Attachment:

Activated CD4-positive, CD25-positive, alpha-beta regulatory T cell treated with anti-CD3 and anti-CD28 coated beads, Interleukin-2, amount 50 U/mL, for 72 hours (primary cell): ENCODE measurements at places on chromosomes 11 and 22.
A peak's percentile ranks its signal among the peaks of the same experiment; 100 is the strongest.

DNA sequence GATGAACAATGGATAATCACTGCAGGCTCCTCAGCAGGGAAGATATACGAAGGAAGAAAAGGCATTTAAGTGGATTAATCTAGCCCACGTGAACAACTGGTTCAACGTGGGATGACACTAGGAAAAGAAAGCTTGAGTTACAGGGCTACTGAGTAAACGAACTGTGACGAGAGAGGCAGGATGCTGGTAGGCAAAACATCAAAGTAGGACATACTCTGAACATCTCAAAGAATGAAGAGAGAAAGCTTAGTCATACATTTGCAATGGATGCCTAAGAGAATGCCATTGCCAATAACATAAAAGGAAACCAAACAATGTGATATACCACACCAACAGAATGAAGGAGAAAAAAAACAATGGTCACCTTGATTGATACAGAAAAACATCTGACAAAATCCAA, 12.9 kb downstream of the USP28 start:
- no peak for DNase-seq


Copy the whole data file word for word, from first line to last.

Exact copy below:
Activated CD4-positive, CD25-positive, alpha-beta regulatory T cell treated with anti-CD3 and anti-CD28 coated beads, Interleukin-2, amount 50 U/mL, for 72 hours (primary cell): ENCODE measurements at places on chromosomes 11 and 22.
A peak's percentile ranks its signal among the peaks of the same experiment; 100 is the strongest.

DNA sequence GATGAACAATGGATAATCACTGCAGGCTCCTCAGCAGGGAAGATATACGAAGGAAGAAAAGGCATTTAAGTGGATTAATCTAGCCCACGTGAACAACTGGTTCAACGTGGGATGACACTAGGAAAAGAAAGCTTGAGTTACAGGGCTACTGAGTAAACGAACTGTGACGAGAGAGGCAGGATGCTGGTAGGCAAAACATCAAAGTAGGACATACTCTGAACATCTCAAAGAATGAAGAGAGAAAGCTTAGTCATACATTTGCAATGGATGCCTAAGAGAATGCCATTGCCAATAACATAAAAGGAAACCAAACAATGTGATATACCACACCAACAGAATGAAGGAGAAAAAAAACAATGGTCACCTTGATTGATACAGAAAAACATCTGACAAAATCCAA, 12.9 kb downstream of the USP28 start:
- no peak for DNase-seq